Simon Hegelich

University of Siegen

Siegen, NRW
57068 |  Visit Personal Website

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The focus of my research lies on political data science. I use machine learning to find deeper insights in theories of the policy process, especially punctuated equilibrium theory. In addition, I try to enhance computer science based approaches with concepts from political science about causality.

The Communication Behavior of German MPs on Twitter: Preaching to the Converted and Attacking Opponents (with Morteza Shahrezaye), in: European Policy Analysis (EPA), 1/2, 155-174.
Abstract: What effect does the communication of politicians on Twitter have? Is it reinforcing existent ideologies because users get messages of politicians mostly from their own ideological cluster? Or is Twitter exposing the users to cross ideological content as well? We argue that both is the case. We show that politicians use the different communication channels Twitter provides to distinguish between communication within their own ideological cluster in order to organize support and across these clusters to argue against their opponents. Considering German general elections as case study, we present empirical tests that politicians – more than other politically interested users – use Twitter mostly to provide information but with significant differences between parties. We furthermore show that politicians use the whole spectrum of communication channels provided by Twitter. Finally, there is empirical evidence of different qualities of the communicated content: Measured by sentiment analysis the communication with members of the same party is less harsh than the communication with political rivals. These two effects of communication on Twitter together might lead to stronger polarization in political discourses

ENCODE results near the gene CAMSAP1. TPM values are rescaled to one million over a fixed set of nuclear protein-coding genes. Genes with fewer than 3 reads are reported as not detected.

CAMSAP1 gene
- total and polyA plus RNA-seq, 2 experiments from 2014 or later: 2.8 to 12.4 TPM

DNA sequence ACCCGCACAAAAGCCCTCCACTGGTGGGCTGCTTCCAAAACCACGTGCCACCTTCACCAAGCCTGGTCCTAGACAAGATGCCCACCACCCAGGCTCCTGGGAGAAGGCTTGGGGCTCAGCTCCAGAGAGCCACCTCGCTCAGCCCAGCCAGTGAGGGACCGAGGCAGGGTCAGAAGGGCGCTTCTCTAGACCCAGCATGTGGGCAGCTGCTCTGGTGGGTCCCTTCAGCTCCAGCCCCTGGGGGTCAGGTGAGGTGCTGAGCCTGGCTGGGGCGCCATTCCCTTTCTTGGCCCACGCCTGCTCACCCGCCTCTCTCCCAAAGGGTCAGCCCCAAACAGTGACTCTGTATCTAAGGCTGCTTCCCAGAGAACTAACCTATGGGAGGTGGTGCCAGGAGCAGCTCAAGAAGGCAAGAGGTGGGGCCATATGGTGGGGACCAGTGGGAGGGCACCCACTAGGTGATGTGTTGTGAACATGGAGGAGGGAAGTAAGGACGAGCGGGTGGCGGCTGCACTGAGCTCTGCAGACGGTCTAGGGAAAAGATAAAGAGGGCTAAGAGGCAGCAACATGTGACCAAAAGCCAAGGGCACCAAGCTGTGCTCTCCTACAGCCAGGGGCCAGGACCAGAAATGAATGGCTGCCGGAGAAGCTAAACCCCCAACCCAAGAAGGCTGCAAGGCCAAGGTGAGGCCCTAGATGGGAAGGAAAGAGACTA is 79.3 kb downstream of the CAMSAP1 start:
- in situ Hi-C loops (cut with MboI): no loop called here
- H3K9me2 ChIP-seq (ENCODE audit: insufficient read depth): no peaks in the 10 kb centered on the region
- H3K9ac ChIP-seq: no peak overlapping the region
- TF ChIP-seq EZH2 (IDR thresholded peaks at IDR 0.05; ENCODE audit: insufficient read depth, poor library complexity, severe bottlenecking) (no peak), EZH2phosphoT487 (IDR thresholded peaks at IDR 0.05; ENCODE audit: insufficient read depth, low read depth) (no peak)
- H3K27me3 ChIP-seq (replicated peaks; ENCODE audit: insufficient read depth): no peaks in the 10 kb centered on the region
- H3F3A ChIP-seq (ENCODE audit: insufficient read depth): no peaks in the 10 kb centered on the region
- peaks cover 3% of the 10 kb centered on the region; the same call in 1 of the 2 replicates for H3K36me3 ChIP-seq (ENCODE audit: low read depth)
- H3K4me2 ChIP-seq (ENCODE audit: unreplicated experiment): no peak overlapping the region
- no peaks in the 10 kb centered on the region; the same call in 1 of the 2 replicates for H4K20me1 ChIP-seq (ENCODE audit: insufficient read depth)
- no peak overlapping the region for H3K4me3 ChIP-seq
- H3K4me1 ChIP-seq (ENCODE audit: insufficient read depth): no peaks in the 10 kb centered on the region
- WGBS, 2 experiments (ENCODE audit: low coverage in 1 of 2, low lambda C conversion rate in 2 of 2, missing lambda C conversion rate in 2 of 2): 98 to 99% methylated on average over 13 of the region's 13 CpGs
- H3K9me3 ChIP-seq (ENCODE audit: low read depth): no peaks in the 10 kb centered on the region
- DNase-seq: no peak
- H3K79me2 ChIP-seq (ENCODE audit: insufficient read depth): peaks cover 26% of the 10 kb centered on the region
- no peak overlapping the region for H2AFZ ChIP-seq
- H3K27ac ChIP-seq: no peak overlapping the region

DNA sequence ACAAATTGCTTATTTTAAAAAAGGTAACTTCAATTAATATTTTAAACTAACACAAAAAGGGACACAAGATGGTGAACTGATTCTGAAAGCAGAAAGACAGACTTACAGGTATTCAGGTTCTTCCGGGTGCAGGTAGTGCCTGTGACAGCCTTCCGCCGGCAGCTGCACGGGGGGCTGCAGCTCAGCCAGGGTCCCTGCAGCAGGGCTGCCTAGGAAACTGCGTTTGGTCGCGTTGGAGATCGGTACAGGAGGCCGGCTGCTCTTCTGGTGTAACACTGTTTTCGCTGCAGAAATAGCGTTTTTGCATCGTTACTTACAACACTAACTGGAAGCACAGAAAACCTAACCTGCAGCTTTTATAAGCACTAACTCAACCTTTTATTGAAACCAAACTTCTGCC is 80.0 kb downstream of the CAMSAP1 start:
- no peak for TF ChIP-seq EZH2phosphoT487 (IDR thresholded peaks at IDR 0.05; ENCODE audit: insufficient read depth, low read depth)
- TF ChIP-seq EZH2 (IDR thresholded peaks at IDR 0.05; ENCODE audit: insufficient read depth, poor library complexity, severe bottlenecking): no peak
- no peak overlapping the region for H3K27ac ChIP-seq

Point Predictions and the Punctuated Equilibrium Theory: A Data Mining Approach (with Cornelia Fraune and David Knollmann), in: Policy Studies Journal (PSJ), 43/2, 228-256.
Abstract: In Punctuated Equilibrium Theory (PET), information processing under the constraints of limited attention and bounded rationality leads to stick-slip dynamics in policy outcomes. Empirical work in this field often focuses on the macro level. Using the case of nuclear energy policy in the United States as proof of concept, we demonstrate how decisive budget changes in a specific policy subsystem can be linked to attention of Congress and the president. We utilize a mixed-methods data-mining approach: Maximum likelihood estimation is used to analyze the distribution of the nuclear energy RD&D budget. Then attention data of both Congress and the president are structured by means of cluster analysis and principal component analysis. Finally, these data are used in a generalized linear model to predict specific budget shifts. The article is designed as a proof of concept: In the case of nuclear energy policy, we are able to predict budget shifts without violating the assumptions of PET. More importantly: we can demonstrate that attention is not only affecting the final policy outcome but also the corridor of the possible.

Substantive Focus:
Science and Technology Policy PRIMARY
Social Policy SECONDARY

Theoretical Focus:
Policy Process Theory PRIMARY